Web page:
Boatlifts Provide a Lift in Slip Revenue
By Glenn Hayes
There are many advantages to storing a boat on a lift, as opposed to in the water, yet very few marinas offer slips with lifts. While it is true that they are not appropriate for every application and every marina, they could provide a lift in revenue for some marinas (pun intended).
The advantages to having a boat on a lift are numerous. The most obvious is the maintenance advantage. Because the boat is out of the water, it doesn't need bottom paint or bottom cleaning. Maintaining and cleaning boats is easier, and the boat engine sand all running rigging is out of the water, helping to preserve equipment. Intakes are not clogged with growth and related issues are avoided. Apart from the increased resale value of a boat stored above rather than in water, probably the biggest selling point for a lift is the reduced risk of sinking at the dock. With heavy rains and a dead battery, a vessel can easily fill with water and sink should battery levels be low or a bilge pump or float switch fail.
With all the advantages of a lift, boatlifts at marinas are a newer trend, and ShoreStation, a manufacturer of lifts and dock equipment, would like to bring them to more marinas. With a recently initiated marketing drive to install its new hydraulic lifts in marinas, the company is eager to show off the advantages of its capable lifts in commercial applications. The lifts, according to Eric Johnson, the vice president of sales and market development for ShoreStation, have many advantages over a traditional lift systems, namely its unique hydraulic design, which doesn't damage cables. A recent installation of multiple ShoreStation hydraulic lifts at Manteo Resort in British Columbia has proven the commercial viability of these lifts in a marina environment, and ShoreStation plans on pushing for more marinas to use its equipment by showing them off at upcoming shows, such as The Docks Expo and International Marina & Boatyard Conference (IMBC).
The ShoreStation FlexPower lift is hydraulic and utilizes a tandem hydraulic pump, which drives a patented lift system, eliminating cables that are wrapped around a drum or rod the way a traditional lift operates. This system pulls the cables over a pulley wheel, rather than winding them on a drum and eliminates the wear and tear on the cable. This system is a great choice for a marina looking for a low maintenance lift, Johnson said.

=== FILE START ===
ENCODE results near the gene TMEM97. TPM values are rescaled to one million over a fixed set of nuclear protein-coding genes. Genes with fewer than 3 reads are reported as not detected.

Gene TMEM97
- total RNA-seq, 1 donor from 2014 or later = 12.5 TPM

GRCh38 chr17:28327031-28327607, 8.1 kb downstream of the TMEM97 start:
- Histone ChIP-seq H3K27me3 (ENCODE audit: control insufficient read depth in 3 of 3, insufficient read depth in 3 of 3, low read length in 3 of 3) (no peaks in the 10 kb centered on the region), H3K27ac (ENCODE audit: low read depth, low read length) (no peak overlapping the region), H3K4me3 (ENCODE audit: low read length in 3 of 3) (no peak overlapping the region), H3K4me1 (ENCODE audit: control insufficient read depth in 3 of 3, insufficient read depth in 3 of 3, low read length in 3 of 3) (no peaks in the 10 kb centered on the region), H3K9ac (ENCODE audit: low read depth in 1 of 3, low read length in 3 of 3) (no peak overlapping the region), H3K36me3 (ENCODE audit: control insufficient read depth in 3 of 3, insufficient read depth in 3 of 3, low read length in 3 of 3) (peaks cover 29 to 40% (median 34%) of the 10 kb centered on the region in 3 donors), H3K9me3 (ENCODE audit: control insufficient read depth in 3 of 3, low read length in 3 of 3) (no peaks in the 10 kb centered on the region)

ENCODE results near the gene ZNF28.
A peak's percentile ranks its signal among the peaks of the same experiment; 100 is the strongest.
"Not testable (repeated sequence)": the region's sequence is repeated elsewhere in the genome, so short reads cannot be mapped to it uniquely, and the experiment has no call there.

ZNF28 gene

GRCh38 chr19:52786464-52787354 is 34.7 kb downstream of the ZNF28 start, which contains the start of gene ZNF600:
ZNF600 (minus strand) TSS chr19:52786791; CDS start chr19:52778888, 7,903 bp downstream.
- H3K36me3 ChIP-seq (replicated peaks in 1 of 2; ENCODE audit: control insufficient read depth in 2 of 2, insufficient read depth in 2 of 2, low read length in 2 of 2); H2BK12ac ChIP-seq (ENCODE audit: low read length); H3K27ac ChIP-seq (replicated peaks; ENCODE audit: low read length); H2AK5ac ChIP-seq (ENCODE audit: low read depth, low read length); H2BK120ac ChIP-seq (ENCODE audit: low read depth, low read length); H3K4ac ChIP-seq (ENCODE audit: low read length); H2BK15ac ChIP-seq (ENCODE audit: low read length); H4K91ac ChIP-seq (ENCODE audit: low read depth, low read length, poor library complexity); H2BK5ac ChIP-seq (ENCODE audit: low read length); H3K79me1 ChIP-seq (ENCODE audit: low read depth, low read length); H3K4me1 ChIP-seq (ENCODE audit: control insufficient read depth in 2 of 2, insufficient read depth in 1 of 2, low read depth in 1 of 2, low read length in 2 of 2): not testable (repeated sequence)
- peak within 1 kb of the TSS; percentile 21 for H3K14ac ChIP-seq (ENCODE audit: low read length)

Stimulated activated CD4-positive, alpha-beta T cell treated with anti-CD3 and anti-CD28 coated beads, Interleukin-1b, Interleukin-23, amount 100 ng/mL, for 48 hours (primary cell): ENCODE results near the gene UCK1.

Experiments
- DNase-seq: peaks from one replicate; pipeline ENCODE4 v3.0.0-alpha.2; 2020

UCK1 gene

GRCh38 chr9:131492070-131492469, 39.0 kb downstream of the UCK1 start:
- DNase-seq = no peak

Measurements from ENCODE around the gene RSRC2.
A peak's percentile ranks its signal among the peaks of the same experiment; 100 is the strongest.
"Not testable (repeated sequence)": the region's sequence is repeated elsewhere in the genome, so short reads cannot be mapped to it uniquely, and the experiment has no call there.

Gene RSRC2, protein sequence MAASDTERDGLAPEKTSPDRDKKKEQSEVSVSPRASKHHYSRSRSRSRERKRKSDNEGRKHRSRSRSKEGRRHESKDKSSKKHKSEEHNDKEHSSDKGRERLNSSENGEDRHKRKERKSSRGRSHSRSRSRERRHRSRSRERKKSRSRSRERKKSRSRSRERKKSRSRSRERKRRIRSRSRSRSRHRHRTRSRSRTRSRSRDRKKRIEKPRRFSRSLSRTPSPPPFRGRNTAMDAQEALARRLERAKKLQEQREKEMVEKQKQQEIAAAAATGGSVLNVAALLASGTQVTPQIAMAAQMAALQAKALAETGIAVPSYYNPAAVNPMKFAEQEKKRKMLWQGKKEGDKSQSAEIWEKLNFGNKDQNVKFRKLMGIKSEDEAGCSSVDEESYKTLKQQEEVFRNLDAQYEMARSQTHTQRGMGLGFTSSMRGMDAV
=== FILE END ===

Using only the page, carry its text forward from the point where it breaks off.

The system is engineered to lift both sides at the same time, eliminating the need to coordinate motors. This system also eliminates over-winding and unspooling of the cable when it goes slack. These lifts are available as a pile mounted version or a boathouse model where the lift mechanism can be hidden in the rafters or even below the dock decking. If marinas want a clean uncluttered look, this system fits the need.
One important feature of this hydraulic lift is the speed at which it operates. Capable of lifting a boat four to five times faster than a comparable pile mounted cable lift, it can run as fast as 96 inches in a minute. This has obvious advantages in high wind, waves or a fast moving tide. By driving the boat in to the lift and controlling the lift with one of two provided waterproof remote keypads a boat can be high, dry and docked in a fraction of the time of a regular lift.
Another unique feature of these innovative lifts is their FlexPower capability. Because it is a DC-powered system (possible due to the use of hydraulic pumps, rather than high amperage electric motors) if shorepower is not available, it can run off a battery system, eliminating those late night calls with power issues. No new electrical work needs to be installed to a slip, as the battery system is capable of being charged by a solar panel, making it completely self-contained and off the grid. Of course the lift's DC system can also be powered through standard AC and converted to DC, resulting in a low energy requirement and use.
Tony Marino of Marino's Marina in Ozona, Florida, can attest to the success of installing lifts at his facility. Installed prior to ShoreStation's development of its hydraulic lift, his traditional lifts have resulted in full slips with waiting lists for openings. He credits the installation of lifts in his slips for having survived the recession. Adding lifts in slips that were unrented during the tough years resulted in immediate occupancy and a growing waiting list. He now has 45 slips with lifts capable of handling boats from 6,000 to 25,000 pounds. With all of those fully rented and all with waiting lists, his only regret is he didn't have all the lifts installed earlier and all from the same manufacturer. He said maintenance and service would be much easier if they were all the same company. Marino also points out that customers tend to use their boats more and are happier with the lowered maintenance, over using a wet slip. He said instructing boaters on how to use them is a simple demonstration process and has not resulted in damage caused by misuse.
Marino even points out that lifts aid in the maintenance of the environment, as most marine life exists directly under the docks and boats stored on a lift are placed bow in, resulting in less disturbance to this marine life, than a boat kept in a wet slip that is traditionally kept stern in, with prop wash creating more of a disturbance.
Boat lifts can be a positive addition to marinas and can bring in additional revenue with minimal maintenance.